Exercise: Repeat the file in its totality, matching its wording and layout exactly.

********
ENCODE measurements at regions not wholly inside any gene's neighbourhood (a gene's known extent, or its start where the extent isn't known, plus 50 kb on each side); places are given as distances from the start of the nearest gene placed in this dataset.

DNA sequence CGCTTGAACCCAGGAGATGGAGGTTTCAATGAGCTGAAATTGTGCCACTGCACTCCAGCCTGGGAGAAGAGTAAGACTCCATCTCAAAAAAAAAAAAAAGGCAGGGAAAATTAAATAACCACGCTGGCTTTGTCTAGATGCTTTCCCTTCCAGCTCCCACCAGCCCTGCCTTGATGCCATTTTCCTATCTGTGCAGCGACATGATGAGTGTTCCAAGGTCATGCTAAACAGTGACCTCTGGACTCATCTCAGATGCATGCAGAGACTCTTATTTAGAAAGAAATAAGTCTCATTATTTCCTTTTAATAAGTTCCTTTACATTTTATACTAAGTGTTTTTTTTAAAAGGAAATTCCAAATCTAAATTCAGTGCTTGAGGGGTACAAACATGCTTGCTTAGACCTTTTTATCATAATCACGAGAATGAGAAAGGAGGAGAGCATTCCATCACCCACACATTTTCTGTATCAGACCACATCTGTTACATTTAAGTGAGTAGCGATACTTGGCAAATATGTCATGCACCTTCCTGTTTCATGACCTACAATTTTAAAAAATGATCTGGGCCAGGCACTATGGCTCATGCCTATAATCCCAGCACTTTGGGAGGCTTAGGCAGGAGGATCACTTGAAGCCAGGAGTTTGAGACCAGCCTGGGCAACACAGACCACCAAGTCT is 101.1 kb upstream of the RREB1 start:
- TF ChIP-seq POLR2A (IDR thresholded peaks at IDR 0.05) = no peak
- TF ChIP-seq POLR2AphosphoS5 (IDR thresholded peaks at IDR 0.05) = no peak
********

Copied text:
ENCODE measurements at regions not wholly inside any gene's neighbourhood (a gene's known extent, or its start where the extent isn't known, plus 50 kb on each side); places are given as distances from the start of the nearest gene placed in this dataset.

DNA sequence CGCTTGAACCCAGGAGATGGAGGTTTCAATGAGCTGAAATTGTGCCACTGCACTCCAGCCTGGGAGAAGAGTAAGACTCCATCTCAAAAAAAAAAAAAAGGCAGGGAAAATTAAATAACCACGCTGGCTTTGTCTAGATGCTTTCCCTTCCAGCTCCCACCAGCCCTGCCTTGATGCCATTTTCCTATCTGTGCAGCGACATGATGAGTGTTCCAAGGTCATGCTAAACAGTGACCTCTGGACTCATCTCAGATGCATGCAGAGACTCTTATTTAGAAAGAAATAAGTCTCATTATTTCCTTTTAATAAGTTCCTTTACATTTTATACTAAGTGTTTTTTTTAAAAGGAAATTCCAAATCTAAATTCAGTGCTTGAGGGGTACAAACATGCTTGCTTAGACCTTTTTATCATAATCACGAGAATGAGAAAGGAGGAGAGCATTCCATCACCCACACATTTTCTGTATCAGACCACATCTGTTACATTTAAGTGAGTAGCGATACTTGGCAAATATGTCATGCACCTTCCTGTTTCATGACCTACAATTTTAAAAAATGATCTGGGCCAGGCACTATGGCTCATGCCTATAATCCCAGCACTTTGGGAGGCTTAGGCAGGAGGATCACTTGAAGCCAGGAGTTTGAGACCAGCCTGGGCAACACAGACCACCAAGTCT is 101.1 kb upstream of the RREB1 start:
- TF ChIP-seq POLR2A (IDR thresholded peaks at IDR 0.05) = no peak
- TF ChIP-seq POLR2AphosphoS5 (IDR thresholded peaks at IDR 0.05) = no peak